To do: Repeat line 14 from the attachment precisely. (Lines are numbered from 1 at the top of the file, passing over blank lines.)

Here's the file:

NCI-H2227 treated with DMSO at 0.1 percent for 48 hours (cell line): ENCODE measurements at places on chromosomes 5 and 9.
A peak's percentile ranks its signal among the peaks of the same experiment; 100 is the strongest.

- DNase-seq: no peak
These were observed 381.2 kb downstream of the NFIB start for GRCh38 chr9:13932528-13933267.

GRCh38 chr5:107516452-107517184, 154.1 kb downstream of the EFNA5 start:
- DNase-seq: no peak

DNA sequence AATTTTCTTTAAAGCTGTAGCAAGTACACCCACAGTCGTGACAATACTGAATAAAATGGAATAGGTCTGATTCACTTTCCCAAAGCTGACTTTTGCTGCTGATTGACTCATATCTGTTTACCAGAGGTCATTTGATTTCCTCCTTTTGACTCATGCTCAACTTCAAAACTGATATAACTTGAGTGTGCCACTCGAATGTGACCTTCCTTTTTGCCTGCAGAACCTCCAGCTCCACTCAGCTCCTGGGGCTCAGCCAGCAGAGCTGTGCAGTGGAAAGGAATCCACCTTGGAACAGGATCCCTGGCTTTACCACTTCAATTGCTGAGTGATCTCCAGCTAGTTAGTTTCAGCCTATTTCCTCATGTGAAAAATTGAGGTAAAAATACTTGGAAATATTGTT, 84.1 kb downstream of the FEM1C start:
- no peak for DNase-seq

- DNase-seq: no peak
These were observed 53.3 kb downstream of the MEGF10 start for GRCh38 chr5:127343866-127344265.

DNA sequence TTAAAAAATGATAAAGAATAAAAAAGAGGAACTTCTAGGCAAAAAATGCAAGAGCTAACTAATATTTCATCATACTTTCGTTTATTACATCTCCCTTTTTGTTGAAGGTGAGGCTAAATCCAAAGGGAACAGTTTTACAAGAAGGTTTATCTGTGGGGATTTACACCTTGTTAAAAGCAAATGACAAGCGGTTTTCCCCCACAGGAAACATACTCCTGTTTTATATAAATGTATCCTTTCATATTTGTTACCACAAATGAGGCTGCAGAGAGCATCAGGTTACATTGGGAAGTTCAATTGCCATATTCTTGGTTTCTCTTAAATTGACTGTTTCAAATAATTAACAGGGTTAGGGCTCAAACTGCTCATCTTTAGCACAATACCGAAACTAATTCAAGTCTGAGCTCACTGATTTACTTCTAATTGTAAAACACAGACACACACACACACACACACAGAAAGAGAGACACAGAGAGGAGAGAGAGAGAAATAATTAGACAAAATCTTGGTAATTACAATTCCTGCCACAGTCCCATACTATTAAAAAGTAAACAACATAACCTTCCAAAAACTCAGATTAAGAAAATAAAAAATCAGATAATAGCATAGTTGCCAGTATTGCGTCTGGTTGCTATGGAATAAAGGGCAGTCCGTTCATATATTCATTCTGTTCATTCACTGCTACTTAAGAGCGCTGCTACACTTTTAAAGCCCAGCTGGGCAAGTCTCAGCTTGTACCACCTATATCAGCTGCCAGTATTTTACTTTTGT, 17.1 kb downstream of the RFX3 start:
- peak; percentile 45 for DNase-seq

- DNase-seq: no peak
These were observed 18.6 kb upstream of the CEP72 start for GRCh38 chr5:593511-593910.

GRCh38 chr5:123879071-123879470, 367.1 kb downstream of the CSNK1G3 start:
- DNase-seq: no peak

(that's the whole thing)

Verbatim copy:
These were observed 18.6 kb upstream of the CEP72 start for GRCh38 chr5:593511-593910.